The first time I noticed the coincidence I assumed there had been a mistake. The most-costly flooding in modern Italian history inundated the city of Florence on November 4, 1966. The Arno river burst its banks and flooded the low-lying heart of the city, with six meters (19.6 feet) of water in some riverine streets. A hundred people died and three to four million priceless medieval books and manuscripts along with precious artworks stored in basements, were damaged and destroyed. It was the worst flood in the city for at least 400 years.
But then the highest measured storm surge flood “acqua alta” in Venice, reached 1.94 meters above the sea level datum, on the same day in November 1966: November 4.
Two quite distinct phenomena – one related to persistent rainfall, the other to sustained winds and low pressure, drowning the two most famous city states of Renaissance Italy, 260 kilometers (160 miles) apart, on the same day. It seemed as unlikely as a M8 San Francisco earthquake arriving on the same day as a Cat 5 Miami hurricane. In principle at least, how many insurers would consider their Venetian commercial coastal flood portfolio and their Florentine commercial river flood portfolio and assume they could both suffer their maximum loss on the same day?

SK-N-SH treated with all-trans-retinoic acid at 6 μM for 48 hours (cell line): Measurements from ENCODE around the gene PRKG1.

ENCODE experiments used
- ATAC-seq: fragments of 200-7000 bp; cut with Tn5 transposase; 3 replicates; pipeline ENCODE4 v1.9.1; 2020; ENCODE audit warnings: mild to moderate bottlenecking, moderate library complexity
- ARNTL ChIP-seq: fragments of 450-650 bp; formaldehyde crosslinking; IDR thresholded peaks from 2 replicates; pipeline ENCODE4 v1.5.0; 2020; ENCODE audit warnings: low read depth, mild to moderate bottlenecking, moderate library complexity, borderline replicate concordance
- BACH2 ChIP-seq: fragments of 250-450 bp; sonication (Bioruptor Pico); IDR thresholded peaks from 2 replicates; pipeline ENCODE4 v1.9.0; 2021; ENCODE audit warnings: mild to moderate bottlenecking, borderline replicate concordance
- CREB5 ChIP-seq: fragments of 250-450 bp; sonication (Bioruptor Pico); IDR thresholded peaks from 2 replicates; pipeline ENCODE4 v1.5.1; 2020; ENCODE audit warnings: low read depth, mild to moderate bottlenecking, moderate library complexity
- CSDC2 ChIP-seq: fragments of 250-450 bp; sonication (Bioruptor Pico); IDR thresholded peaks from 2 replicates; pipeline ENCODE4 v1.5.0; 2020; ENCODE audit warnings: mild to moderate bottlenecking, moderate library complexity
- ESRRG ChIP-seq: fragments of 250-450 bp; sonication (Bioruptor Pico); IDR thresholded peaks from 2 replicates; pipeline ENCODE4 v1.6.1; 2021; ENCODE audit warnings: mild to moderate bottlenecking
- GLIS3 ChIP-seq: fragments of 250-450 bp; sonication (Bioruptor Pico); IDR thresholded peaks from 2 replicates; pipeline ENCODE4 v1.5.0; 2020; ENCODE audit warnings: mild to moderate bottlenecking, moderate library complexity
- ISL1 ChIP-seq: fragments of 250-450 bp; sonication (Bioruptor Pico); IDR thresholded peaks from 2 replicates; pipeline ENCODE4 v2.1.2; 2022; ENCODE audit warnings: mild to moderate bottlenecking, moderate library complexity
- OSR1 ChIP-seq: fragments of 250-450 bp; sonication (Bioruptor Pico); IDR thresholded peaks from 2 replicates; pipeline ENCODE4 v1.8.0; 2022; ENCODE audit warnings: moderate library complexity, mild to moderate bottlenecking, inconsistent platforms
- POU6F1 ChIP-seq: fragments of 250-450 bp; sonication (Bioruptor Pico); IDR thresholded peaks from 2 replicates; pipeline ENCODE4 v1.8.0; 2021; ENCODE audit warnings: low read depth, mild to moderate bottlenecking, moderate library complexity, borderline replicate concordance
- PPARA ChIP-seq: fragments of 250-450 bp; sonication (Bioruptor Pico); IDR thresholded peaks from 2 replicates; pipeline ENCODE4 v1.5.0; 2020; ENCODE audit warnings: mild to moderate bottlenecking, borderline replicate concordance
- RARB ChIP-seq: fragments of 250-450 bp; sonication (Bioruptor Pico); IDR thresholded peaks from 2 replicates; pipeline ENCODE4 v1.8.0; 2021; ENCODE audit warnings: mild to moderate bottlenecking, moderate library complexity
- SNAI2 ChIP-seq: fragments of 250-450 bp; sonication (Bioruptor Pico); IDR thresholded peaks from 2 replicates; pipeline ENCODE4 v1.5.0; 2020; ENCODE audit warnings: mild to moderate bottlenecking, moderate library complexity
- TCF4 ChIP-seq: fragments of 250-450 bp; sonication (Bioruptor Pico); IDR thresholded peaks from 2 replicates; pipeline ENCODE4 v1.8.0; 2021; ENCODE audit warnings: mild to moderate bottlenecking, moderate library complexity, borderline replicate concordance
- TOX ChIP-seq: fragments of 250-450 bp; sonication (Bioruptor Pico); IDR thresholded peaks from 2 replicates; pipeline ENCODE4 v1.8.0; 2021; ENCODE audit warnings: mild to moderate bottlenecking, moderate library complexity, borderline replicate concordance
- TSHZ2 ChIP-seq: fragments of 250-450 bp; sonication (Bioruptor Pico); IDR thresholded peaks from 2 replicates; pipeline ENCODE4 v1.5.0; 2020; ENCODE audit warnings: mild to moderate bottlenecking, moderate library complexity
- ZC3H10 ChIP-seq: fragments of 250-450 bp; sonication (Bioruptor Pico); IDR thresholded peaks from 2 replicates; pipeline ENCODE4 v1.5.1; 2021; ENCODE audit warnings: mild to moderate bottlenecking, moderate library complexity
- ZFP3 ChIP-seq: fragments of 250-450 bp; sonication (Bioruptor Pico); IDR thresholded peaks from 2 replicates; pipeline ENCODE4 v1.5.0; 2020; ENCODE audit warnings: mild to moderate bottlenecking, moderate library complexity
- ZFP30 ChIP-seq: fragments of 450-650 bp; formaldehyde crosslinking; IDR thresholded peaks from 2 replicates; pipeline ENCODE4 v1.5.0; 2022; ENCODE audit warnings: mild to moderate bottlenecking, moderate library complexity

The physical reason for the Venice-Florence correlation has, once again been highlighted 53 years later in November 2019. On November 12, 2019, the water level in Venice peaked at 1.87 meters, the second highest on record, only seven centimeters lower than the level reached in 1966. Around 80 percent of Venice was underwater. Five days later another high tide in Venice reached 1.5 meters and again flooded much of the city. On the same day (November 17) the Arno river running through Florence, was at 4.8 meters with flood warnings issued in both Florence and downstream in Pisa 70 kilometers away, in anticipation the level could reach the critical height of 5.5 meters.
The highest rainfall totals in the Arno catchment come from stalled autumnal depressions, which can also bring persistent southeasterly winds driving a surge up the Adriatic. Big floods have occurred in Florence about once per century. With the seas still warm, the beginning of November brings the highest rainfall. In the fourteenth century, peak flow on the Arno was on November 4, 1333. In the nineteenth century, the peak was on November 4, 1844. Perhaps the highest of all known acqua altas at Venice occurred on November 5, 1686.